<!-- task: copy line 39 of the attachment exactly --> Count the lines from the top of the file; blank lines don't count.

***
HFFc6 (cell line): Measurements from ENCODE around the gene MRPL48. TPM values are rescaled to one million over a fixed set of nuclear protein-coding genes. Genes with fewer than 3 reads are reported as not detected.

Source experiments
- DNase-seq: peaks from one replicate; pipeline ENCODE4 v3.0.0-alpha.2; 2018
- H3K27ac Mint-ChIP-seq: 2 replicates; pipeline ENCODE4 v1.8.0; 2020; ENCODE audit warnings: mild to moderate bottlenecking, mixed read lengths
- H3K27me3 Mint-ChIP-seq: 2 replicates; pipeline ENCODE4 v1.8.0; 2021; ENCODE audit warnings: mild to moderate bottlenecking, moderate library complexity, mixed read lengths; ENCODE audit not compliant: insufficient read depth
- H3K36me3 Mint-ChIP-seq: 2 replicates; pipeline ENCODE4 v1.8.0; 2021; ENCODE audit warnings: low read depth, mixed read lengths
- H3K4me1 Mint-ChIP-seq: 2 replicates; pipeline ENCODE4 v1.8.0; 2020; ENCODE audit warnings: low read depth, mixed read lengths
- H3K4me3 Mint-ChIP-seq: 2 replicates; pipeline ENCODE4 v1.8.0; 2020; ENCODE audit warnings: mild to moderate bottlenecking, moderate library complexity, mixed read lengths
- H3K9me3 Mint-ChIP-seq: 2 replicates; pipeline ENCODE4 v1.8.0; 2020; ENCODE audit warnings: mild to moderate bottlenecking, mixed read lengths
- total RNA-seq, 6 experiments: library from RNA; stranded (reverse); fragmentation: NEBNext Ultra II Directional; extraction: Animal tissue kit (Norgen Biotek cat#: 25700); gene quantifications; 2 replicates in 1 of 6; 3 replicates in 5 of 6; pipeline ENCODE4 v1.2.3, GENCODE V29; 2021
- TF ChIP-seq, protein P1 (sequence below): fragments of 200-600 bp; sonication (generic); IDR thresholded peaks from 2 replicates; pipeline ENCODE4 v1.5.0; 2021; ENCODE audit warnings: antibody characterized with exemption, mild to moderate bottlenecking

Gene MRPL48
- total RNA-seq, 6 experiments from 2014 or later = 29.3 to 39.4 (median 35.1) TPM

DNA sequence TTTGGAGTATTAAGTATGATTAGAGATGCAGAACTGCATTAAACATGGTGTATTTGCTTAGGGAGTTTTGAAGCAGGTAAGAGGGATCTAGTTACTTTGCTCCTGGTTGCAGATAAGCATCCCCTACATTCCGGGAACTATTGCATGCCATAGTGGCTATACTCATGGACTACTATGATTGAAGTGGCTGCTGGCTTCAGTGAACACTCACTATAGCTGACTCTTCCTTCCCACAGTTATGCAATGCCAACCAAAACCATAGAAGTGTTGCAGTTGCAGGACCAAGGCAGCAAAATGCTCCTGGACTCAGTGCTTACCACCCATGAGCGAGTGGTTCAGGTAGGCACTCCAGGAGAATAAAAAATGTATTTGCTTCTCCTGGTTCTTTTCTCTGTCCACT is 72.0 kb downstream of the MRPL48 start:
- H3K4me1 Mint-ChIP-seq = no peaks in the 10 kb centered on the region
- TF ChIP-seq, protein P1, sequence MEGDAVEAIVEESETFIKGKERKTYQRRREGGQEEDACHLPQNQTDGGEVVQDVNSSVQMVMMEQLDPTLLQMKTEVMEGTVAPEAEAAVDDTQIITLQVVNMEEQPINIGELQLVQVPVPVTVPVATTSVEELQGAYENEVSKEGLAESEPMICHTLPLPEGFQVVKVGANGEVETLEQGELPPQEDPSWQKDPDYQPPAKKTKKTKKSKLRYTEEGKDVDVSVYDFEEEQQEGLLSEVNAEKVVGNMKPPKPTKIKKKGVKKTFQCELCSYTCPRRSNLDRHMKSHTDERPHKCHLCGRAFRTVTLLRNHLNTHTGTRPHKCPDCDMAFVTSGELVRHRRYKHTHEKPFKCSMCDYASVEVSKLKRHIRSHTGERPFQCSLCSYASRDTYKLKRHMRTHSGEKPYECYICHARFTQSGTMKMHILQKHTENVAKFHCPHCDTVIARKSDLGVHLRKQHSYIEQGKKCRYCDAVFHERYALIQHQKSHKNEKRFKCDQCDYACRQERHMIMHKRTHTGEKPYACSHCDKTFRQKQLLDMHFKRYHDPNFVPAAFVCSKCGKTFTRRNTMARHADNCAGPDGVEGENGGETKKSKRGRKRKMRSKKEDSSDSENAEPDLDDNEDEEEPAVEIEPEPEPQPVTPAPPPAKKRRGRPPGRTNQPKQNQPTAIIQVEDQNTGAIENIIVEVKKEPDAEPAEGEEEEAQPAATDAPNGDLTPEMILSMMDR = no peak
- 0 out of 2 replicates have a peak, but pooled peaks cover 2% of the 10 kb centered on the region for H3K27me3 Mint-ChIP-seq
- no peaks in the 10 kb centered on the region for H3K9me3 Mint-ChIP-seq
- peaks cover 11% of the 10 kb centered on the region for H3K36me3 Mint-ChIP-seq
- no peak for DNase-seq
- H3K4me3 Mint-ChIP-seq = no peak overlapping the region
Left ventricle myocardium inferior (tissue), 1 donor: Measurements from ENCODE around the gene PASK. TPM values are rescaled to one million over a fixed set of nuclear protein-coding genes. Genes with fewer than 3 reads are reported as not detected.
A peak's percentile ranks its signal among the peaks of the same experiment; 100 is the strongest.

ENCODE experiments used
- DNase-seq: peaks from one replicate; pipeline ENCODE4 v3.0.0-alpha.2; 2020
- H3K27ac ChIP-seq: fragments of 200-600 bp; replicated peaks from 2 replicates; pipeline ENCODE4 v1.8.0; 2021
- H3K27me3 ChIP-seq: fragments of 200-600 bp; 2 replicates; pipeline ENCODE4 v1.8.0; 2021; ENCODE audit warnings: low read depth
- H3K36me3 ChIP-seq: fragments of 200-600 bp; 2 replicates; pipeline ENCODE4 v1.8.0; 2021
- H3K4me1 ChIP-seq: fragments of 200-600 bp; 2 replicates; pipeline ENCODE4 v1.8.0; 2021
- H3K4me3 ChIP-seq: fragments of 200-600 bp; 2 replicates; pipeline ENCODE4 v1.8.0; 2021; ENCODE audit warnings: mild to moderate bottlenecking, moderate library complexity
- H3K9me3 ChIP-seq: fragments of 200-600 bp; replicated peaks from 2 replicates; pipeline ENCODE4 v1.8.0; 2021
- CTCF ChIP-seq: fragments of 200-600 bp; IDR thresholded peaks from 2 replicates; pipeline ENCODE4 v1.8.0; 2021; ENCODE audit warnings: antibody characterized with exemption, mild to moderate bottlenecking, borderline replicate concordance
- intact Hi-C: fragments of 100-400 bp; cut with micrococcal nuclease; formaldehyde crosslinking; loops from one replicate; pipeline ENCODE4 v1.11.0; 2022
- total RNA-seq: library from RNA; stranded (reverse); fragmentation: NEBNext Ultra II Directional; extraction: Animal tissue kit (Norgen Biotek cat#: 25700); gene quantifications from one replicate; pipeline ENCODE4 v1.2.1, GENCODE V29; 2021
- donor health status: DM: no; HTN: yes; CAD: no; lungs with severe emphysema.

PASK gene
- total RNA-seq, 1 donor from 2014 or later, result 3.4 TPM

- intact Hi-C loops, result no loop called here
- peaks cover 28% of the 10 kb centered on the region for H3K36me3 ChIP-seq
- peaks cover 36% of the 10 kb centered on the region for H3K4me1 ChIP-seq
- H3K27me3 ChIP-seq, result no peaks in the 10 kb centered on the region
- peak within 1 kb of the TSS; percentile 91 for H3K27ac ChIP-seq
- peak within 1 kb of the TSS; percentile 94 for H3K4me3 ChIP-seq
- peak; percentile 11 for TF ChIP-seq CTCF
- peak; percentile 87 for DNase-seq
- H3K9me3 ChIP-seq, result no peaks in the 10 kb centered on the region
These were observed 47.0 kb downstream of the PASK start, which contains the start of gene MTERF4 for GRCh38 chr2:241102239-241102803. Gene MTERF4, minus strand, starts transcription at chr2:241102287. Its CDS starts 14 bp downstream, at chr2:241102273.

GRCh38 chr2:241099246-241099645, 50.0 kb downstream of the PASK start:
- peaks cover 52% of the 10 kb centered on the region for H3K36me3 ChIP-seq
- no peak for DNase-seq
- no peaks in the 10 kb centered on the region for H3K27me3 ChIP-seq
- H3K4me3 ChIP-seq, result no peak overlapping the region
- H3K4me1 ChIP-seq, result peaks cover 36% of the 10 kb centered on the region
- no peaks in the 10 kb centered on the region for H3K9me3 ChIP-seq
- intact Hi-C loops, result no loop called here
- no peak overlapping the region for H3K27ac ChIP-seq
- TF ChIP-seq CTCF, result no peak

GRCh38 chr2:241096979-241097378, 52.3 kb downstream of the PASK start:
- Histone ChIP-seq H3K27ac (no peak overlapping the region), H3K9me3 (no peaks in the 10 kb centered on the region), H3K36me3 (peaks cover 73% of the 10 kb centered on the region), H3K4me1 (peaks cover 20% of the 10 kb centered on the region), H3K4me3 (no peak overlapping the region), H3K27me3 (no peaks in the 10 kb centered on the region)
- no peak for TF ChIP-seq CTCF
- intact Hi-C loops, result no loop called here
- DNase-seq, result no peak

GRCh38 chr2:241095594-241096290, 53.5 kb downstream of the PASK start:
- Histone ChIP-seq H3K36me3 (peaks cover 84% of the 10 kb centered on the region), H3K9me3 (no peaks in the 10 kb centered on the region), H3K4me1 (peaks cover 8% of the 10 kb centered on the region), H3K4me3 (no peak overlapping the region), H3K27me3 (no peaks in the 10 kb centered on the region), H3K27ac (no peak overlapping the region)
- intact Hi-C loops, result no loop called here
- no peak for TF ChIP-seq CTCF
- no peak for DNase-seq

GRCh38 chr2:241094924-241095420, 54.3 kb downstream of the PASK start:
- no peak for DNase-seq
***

- peaks cover 28% of the 10 kb centered on the region for H3K36me3 ChIP-seq